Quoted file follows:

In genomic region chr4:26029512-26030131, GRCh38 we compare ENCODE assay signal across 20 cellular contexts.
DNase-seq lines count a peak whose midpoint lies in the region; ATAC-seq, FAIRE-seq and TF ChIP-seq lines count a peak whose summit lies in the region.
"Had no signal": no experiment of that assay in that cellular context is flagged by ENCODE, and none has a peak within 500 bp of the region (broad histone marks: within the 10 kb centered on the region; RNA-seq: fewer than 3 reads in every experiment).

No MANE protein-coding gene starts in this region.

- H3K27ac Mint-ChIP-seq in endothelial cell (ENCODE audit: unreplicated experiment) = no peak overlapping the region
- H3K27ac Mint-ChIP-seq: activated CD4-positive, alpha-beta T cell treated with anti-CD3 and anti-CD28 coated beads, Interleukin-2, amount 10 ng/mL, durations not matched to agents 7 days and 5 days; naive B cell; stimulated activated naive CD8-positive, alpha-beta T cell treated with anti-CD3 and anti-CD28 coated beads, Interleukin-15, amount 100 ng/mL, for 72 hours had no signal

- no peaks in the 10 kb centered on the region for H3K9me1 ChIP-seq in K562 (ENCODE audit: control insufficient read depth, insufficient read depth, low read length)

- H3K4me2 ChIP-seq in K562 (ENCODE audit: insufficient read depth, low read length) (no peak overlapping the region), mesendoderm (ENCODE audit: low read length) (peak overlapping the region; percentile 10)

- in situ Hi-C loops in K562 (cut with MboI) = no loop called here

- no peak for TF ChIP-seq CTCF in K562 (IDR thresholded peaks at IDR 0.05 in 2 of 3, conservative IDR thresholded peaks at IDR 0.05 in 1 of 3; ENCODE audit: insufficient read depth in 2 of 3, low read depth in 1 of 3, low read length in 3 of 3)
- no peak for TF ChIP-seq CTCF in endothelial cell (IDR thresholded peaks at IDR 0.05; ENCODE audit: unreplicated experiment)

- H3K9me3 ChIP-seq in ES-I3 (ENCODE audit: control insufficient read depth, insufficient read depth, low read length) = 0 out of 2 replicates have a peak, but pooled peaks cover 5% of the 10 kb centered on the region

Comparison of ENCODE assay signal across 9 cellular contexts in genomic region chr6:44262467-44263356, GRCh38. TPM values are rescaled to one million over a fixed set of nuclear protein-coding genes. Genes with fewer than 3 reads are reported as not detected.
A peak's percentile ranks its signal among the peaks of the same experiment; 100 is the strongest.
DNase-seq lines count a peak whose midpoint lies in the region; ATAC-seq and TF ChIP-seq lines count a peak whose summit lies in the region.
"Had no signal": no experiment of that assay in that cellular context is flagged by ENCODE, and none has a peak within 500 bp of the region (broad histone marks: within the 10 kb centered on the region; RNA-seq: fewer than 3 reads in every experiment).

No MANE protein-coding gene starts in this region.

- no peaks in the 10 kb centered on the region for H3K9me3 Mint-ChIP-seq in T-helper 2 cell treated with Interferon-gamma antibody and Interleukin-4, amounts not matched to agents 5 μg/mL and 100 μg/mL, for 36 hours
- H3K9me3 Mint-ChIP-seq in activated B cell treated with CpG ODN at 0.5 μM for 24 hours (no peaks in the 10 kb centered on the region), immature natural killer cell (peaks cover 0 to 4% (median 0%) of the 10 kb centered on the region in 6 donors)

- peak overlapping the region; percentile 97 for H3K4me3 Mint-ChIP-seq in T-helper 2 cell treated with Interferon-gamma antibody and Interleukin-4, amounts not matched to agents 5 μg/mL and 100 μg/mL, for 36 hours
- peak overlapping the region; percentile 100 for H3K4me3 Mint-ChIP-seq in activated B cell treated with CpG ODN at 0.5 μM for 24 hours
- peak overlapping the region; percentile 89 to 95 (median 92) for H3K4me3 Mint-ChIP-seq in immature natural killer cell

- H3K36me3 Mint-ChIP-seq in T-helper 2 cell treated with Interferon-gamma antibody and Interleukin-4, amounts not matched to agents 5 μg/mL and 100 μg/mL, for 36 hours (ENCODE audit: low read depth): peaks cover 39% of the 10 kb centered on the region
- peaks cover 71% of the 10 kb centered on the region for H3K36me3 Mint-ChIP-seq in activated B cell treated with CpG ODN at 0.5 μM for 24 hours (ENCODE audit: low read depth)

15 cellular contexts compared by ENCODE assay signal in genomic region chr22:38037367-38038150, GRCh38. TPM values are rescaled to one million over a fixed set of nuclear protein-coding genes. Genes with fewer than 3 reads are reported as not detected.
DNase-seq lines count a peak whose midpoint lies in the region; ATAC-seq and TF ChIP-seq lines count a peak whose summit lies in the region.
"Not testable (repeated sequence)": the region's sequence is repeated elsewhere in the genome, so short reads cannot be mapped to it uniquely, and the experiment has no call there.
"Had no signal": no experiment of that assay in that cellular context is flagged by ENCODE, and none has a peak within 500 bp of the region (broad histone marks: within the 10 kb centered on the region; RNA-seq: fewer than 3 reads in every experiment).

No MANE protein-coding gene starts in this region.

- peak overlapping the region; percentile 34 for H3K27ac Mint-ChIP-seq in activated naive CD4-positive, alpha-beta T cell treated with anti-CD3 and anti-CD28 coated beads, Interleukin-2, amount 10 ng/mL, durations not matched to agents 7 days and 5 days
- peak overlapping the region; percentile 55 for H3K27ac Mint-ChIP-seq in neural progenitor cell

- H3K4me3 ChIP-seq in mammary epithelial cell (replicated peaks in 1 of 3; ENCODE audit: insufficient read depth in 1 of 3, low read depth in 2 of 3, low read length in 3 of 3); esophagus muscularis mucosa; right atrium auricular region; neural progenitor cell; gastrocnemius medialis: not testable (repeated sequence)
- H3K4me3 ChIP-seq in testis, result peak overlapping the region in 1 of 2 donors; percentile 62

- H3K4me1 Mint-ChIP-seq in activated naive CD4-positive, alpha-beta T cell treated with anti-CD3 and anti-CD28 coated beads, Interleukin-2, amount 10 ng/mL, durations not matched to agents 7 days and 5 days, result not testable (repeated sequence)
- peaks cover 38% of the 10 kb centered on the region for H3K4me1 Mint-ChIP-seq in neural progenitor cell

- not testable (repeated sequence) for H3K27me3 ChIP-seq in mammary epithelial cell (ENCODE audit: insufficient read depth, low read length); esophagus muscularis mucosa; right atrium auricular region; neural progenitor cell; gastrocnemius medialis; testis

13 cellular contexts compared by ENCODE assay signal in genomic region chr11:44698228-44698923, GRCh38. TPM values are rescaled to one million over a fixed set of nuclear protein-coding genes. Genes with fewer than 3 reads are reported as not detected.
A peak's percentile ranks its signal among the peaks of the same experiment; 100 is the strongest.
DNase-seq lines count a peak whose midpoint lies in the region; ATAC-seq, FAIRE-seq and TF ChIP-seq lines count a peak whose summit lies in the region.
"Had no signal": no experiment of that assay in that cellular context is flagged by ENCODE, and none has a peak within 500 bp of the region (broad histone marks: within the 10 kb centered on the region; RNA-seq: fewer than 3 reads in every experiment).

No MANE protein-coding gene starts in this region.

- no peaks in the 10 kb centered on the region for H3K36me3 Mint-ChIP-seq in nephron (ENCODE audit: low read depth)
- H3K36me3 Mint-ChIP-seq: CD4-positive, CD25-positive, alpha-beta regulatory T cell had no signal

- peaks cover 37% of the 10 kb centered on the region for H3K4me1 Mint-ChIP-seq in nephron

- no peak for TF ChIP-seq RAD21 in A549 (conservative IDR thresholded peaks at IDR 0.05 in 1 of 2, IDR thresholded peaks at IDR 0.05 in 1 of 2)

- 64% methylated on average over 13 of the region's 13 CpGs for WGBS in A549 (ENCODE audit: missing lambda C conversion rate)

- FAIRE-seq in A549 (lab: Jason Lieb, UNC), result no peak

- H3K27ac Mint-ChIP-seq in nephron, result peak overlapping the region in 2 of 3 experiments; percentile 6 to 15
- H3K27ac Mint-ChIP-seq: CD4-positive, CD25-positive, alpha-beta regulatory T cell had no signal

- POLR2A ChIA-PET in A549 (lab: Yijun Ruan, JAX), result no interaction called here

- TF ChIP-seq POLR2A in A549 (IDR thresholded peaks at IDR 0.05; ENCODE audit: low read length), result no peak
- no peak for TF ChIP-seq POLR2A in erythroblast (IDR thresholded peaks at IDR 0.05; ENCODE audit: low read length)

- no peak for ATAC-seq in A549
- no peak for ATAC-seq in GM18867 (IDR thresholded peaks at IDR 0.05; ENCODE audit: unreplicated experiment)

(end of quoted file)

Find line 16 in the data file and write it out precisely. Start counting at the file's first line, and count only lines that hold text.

"Had no signal": no experiment of that assay in that cellular context is flagged by ENCODE, and none has a peak within 500 bp of the region (broad histone marks: within the 10 kb centered on the region; RNA-seq: fewer than 3 reads in every experiment).